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Downed warplane widens Russia-Turkey rift

wreckage of Russian warplane after it was shot down
The Russian Sukhoi-25 fighter jet downed in Syria's northwest province of Idlib on February 3, 2018. Photo: Omar Haj Kadour / AFP / Getty Images

Relations between Russia and Turkey took a hit last week after a Russian warplane was shot down over Idlib province by Tahrir al-Sham (HTS), a Syrian al-Qaeda offshoot allied with Turkey.

Why it matters: HTS used a “man-portable air-defense system” (MANPAD), a shoulder-fired missile system the U.S. has refused to provide to Kurdish militias, fearing it could fall into the hands of extremists. The terror group likely received the weapon from Turkey.

The Russian plane's downing followed a joint attack by HTS and Turkish troops that undermined a Russian-led “de-escalation zone.” In response, Russia has blocked Turkish fighter jets and drones from entering Syrian air space.

The bottom line: Syrian peace talks in Astana have already collapsed as a result of Turkish aggression, including the recent unprovoked attacks on Kurdish civilians in Afrin. This setback in Russia-Turkey relations increases tensions between countries vying for influence in Syria. In a region where "the enemy of my enemy is my friend," it may improve U.S.–Russia relations, catalyzing greater cooperation between Washington and Moscow in UN-brokered negotiations.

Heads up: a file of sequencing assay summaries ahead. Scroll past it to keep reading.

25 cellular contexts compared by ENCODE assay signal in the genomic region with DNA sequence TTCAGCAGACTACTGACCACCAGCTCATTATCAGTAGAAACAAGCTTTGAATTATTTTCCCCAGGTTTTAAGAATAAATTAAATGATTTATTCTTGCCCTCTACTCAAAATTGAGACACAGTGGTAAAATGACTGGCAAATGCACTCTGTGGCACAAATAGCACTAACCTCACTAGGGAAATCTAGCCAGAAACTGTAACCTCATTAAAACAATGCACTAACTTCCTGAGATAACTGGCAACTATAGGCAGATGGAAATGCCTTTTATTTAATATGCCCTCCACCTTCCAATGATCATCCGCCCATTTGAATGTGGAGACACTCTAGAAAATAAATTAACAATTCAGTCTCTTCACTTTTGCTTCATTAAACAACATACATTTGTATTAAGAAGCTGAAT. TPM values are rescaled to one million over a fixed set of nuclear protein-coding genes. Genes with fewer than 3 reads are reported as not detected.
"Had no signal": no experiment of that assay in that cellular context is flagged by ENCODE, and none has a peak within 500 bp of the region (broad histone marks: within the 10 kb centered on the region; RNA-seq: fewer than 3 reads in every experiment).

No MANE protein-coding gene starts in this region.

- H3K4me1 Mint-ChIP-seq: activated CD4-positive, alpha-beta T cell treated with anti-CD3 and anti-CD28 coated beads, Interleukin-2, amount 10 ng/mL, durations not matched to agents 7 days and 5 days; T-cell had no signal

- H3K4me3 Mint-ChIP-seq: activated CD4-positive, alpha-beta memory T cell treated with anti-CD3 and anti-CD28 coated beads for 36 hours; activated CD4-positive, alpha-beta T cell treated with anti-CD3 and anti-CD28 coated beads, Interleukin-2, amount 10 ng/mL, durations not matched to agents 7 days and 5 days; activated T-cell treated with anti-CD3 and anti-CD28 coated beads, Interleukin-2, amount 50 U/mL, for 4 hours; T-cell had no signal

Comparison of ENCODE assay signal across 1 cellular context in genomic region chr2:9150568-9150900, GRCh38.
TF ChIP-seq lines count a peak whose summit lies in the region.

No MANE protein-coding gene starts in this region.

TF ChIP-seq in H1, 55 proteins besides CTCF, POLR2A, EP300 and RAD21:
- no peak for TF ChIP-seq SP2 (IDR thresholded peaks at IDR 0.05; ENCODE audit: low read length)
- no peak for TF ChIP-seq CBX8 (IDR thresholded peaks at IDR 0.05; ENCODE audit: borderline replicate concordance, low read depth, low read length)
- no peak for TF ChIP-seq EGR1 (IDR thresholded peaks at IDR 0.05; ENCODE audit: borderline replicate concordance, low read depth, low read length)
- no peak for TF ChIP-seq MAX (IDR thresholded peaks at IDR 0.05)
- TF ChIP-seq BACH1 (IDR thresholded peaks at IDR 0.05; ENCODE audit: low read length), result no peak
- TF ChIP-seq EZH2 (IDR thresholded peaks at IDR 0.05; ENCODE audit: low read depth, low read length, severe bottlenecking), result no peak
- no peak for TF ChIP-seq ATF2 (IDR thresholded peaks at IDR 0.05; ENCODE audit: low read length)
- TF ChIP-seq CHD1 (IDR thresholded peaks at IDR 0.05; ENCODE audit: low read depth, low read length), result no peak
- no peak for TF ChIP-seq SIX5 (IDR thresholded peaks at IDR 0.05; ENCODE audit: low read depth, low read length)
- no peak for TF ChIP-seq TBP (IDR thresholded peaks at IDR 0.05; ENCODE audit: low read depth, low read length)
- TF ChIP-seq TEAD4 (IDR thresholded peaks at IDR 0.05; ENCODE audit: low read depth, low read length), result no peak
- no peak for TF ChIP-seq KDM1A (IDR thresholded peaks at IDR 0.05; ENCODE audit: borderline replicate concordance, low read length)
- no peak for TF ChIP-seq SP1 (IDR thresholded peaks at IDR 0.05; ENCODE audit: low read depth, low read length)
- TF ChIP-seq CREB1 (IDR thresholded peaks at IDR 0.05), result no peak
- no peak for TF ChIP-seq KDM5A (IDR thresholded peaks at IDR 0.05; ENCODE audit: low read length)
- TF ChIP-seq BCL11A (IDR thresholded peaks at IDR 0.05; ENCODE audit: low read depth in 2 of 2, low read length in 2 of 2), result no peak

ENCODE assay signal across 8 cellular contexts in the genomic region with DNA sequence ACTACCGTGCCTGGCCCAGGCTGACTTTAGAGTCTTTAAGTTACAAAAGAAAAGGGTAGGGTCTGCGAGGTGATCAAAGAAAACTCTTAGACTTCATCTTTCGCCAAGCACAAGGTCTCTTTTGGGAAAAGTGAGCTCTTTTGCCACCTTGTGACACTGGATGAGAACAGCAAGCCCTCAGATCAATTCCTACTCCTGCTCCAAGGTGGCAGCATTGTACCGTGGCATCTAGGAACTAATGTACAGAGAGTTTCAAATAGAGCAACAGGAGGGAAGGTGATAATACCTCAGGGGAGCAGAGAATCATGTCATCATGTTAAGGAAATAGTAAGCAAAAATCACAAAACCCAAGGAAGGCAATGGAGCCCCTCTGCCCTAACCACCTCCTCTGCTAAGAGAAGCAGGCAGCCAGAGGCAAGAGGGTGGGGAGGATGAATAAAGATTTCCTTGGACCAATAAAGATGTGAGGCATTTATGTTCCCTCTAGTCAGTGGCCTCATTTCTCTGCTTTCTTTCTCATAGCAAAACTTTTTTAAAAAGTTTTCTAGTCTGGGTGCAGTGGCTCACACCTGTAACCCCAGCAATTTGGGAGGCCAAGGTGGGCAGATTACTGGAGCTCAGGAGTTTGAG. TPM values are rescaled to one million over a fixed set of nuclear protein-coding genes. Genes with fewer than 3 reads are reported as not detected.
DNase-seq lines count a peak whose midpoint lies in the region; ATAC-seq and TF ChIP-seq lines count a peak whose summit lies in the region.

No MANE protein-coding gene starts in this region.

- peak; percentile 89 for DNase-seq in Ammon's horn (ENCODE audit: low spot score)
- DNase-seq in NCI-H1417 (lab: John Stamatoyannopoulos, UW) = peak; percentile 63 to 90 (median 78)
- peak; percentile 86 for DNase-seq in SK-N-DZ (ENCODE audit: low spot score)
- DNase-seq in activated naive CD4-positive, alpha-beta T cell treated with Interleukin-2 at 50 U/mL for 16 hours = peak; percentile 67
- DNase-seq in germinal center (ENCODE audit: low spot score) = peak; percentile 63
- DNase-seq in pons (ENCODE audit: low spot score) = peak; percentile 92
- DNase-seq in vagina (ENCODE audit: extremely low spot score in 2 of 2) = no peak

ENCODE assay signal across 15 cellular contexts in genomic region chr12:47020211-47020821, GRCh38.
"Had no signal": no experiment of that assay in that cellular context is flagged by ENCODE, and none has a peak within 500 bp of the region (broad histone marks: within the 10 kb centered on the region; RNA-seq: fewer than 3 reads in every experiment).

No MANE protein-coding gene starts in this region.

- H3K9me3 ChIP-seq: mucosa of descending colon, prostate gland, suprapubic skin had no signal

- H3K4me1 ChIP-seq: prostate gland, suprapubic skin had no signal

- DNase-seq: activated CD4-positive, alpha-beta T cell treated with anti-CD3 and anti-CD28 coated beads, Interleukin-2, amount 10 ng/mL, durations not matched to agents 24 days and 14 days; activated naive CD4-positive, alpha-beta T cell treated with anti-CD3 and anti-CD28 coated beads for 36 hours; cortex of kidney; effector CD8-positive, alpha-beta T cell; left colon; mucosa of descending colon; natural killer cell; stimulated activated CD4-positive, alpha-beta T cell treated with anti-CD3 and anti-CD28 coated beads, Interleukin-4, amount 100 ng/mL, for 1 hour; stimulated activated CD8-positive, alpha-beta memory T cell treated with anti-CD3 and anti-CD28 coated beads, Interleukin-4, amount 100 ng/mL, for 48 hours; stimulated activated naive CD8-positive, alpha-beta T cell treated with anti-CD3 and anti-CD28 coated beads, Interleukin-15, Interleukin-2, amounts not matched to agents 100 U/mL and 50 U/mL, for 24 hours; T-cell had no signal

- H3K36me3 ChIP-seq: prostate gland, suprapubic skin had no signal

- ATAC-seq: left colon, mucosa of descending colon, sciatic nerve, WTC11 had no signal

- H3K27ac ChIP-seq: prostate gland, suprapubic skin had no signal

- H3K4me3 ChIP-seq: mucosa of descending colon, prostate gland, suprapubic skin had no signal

David L. Phillips is director of the Program on Peace-building and Rights at Columbia University’s Institute for the Study of Human Rights.

Axios 13 hours ago
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North Korea says it is stopping nuclear and missile testing

Kim Jong-un sits at a desk.
Kim Jong-un. Photo: STR/AFP/Getty Images

North Korean leader Kim Jong-un has announced the country will stop conducting nuclear tests and launches of intercontinental ballistic missiles starting April 21, and shut down a nuclear test site in the north side of the country, through a broadcast on the state news agency KCNA reports, and President Trump announced in a tweet, later adding quotes from the message.

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State Department report cuts references to Israeli "occupation"

A Palestinian protester at the Gaza-Israel border
A Palestinian demonstrator at a protest today near the Gaza-Israel border. Photo: Ali Jadallah/Anadolu Agency/Getty Images

The State Department dropped almost all uses of the term "occupation" from its latest annual report on the human rights situation in Israel and the Palestinian Authority.

Between the lines: This is a significant change, because the public language used by the State Department usually communicates a policy. The U.N., the E.U., Russia, China and almost all the countries in the world see the Israeli control of the West Bank, Gaza, East Jerusalem and the Golan Heights since 1967 as "military occupation." But Israel doesn't, and now the U.S. might not see it that way either.